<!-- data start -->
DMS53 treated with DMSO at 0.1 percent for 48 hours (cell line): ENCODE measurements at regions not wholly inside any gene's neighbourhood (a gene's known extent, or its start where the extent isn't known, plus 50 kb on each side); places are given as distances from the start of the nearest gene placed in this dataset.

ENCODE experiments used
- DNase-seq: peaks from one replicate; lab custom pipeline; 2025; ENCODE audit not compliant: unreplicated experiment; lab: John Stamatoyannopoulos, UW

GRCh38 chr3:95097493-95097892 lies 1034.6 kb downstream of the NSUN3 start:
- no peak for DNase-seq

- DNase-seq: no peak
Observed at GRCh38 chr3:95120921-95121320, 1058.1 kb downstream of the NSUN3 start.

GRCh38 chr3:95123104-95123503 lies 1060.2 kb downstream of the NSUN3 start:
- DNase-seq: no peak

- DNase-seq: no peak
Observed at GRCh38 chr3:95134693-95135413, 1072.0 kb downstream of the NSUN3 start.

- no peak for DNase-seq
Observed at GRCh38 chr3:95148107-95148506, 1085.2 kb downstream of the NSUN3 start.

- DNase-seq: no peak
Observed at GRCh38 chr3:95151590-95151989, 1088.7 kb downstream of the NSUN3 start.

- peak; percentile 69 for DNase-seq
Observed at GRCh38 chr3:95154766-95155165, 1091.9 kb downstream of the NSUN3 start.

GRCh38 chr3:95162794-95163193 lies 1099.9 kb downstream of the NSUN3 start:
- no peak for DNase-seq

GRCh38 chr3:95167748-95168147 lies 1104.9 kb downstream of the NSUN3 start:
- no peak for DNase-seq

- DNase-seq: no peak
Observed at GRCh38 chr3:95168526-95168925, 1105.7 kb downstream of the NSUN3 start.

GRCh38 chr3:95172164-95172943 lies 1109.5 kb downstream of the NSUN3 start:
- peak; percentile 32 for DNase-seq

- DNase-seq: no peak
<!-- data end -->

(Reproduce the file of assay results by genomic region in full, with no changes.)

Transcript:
DMS53 treated with DMSO at 0.1 percent for 48 hours (cell line): ENCODE measurements at regions not wholly inside any gene's neighbourhood (a gene's known extent, or its start where the extent isn't known, plus 50 kb on each side); places are given as distances from the start of the nearest gene placed in this dataset.

ENCODE experiments used
- DNase-seq: peaks from one replicate; lab custom pipeline; 2025; ENCODE audit not compliant: unreplicated experiment; lab: John Stamatoyannopoulos, UW

GRCh38 chr3:95097493-95097892 lies 1034.6 kb downstream of the NSUN3 start:
- no peak for DNase-seq

- DNase-seq: no peak
Observed at GRCh38 chr3:95120921-95121320, 1058.1 kb downstream of the NSUN3 start.

GRCh38 chr3:95123104-95123503 lies 1060.2 kb downstream of the NSUN3 start:
- DNase-seq: no peak

- DNase-seq: no peak
Observed at GRCh38 chr3:95134693-95135413, 1072.0 kb downstream of the NSUN3 start.

- no peak for DNase-seq
Observed at GRCh38 chr3:95148107-95148506, 1085.2 kb downstream of the NSUN3 start.

- DNase-seq: no peak
Observed at GRCh38 chr3:95151590-95151989, 1088.7 kb downstream of the NSUN3 start.

- peak; percentile 69 for DNase-seq
Observed at GRCh38 chr3:95154766-95155165, 1091.9 kb downstream of the NSUN3 start.

GRCh38 chr3:95162794-95163193 lies 1099.9 kb downstream of the NSUN3 start:
- no peak for DNase-seq

GRCh38 chr3:95167748-95168147 lies 1104.9 kb downstream of the NSUN3 start:
- no peak for DNase-seq

- DNase-seq: no peak
Observed at GRCh38 chr3:95168526-95168925, 1105.7 kb downstream of the NSUN3 start.

GRCh38 chr3:95172164-95172943 lies 1109.5 kb downstream of the NSUN3 start:
- peak; percentile 32 for DNase-seq

- DNase-seq: no peak